Harvard, Yale should be close race

By John Veneziano
Globe Correspondent / May 28, 2011

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LEDYARD, Conn. — For rowing enthusiasts, today’s Harvard-Yale Regatta is certain to provide its traditional intrigue. Yale fans, however, are hoping it’s the start of a new era.

When the crews lower their boats into the Thames River late this afternoon, there will again be the spectacle of two of the world’s most prestigious schools meeting in the nation’s oldest intercollegiate athletic event, battling at a distance three times longer than a normal race.

What’s different is the coaching matchup. Harvard’s oarsmen will again be taking their cues from legendary Harry Parker, the team’s mentor for the past 49 seasons. Yale, meanwhile, will be getting its instructions from Steve Gladstone, who, though new to the Elis, is a towering figure in his own right.

Parker, a 1960 Olympian, has guided the Crimson to stunning achievements: 17 national championships, 23 Eastern Sprints titles, and 20 undefeated dual campaigns. Gladstone’s résumé is nearly as impressive, with 13 national titles and 11 conference crowns during stints at California and Brown.

Their career paths have crossed before. The two worked side-by-side when Gladstone coached Harvard’s lightweight crew in the early 1970s, and they’ve opposed each other in some memorable Harvard-Brown clashes in the ’90s and more recently in showdowns between Harvard and Cal for the IRA national championship.

“I’ve known [Steve] since the beginning of his career,’’ said Parker, yesterday at Harvard’s camp for the regatta in Ledyard. “And although I haven’t seen him up close for nearly 40 years, it’s obvious he’s an outstanding coach. He has his own style and his crews race aggressively.’’

Gladstone is similarly effusive. “By being in close proximity to [Harry] in those years, I developed a great deal of respect for his ability to reach people to achieve a common goal,’’ he said. “What he’s accomplished is any coach’s dream.’’

Parker has produced some of his best work at this storied regatta, which dates to 1852 and is capped by a grueling 4-mile varsity race. He has a 41-7 record against the Elis, at one point winning 18 in a row, and in 2010 his Crimson swept the varsity, second varsity, and freshman races for the third straight year.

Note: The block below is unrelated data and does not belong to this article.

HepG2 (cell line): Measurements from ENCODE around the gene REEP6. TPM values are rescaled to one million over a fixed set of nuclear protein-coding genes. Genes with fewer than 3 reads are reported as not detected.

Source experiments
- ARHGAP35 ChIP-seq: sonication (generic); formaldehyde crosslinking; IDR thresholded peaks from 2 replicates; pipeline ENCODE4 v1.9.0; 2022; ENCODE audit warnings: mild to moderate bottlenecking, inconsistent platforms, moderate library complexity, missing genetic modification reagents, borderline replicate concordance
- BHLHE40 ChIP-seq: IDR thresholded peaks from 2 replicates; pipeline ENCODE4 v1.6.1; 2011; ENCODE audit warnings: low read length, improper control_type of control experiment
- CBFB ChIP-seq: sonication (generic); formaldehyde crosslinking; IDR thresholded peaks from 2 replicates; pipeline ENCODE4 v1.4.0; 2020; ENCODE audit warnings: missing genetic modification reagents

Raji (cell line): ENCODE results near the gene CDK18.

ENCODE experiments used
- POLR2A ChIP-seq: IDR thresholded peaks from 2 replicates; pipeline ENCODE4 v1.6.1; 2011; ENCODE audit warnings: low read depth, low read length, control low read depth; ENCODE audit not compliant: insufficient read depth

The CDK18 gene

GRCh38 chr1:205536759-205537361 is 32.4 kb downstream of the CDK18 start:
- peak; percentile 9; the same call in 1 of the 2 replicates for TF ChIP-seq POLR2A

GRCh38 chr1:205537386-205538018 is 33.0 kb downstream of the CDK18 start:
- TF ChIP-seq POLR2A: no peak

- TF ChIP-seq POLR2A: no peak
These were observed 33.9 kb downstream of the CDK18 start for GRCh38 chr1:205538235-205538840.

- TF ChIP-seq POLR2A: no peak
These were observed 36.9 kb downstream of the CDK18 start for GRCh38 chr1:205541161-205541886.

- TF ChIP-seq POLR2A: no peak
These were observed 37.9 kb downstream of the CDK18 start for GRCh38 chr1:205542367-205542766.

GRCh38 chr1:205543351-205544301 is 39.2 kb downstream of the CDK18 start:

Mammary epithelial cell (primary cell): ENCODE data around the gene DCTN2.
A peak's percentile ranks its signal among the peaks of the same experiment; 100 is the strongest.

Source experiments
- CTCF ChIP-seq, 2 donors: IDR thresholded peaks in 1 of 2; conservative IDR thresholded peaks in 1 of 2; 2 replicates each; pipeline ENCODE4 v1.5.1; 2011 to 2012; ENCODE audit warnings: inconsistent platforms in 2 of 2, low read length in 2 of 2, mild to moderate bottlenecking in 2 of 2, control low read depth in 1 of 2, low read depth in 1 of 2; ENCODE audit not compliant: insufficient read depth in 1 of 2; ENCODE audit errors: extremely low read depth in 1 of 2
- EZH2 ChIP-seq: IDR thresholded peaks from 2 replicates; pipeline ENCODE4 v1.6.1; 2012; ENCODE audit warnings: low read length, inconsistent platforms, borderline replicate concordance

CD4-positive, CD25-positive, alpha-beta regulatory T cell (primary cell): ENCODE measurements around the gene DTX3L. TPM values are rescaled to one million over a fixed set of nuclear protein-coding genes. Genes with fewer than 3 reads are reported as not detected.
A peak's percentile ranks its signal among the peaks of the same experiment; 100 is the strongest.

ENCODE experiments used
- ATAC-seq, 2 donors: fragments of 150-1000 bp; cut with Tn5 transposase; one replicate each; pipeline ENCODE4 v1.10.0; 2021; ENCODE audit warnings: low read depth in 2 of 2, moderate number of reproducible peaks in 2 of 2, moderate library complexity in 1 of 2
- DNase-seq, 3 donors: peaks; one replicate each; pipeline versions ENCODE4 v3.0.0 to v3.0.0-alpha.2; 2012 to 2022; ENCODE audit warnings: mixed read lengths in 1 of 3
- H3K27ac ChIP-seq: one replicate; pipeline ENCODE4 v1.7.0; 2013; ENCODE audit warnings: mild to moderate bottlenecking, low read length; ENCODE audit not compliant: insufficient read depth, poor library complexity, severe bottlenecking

Such dominance has taken a bit of luster off the event, but Gladstone’s arrival could be the equalizer Yale has long sought.

“It’s really exciting to have someone at the helm who has had so much success,’’ said senior Nate Reeve, who will handle the two seat for the Eli varsity. “The biggest changes have been the daily commitment and the understanding that we’ll only get out of it what we put into it.’’

“We have full faith in him,’’ added senior Alex Mastroyannis, set to row in the five seat for Yale’s second varsity. “And I’m absolutely sure he has studied the Harvard race and knows what it means to us. We’ll be prepared.’’

Although Gladstone may appeal for time and patience before being asked to match Harvard on the water — Yale’s last win here came in 2007 — he has a clear strategy.

“Our goal is produce our best race of the season. That in and of itself is a significant challenge,’’ said Gladstone, whose varsity is 3-3 and finished seventh at the Eastern Sprints. “Over 4 miles, you can’t constantly measure yourself against your opponent. You’ll become distracted and exhausted if you do. We have to stay focused on our boat, establish a good rhythm, and maintain it.’’

While the coaching story line has escalated interest in this year’s regatta, Parker doesn’t think the rivalry needs a shot in the arm.

“It’s been pretty intense the last few years,’’ he said, noting his varsity’s 5.9-second win last year. “There have been some good races. We’ve just had a little bit of an edge, that’s all.’’

Parker will unleash a veteran crew in pursuit of a fourth consecutive series win. Five oarsmen from last year’s varsity are back, fully aware of the physical and mental challenges that await.

“It’s the hardest race you can do,’’ said Crimson captain Anthony Locke, a three-year varsity oarsmen who will be in the four seat. “The length and side-by-side nature of it make it one of the premier races at any level of competitive rowing. The other crew is right next to you. There’s nowhere to hide.’’

Harvard-Yale regatta
What: Freshmen (2 miles), 3 p.m.; second varsity (3 miles), 3:45 p.m.; varsity (4 miles), 4:45 p.m.
Where: Thames River, New London, Conn.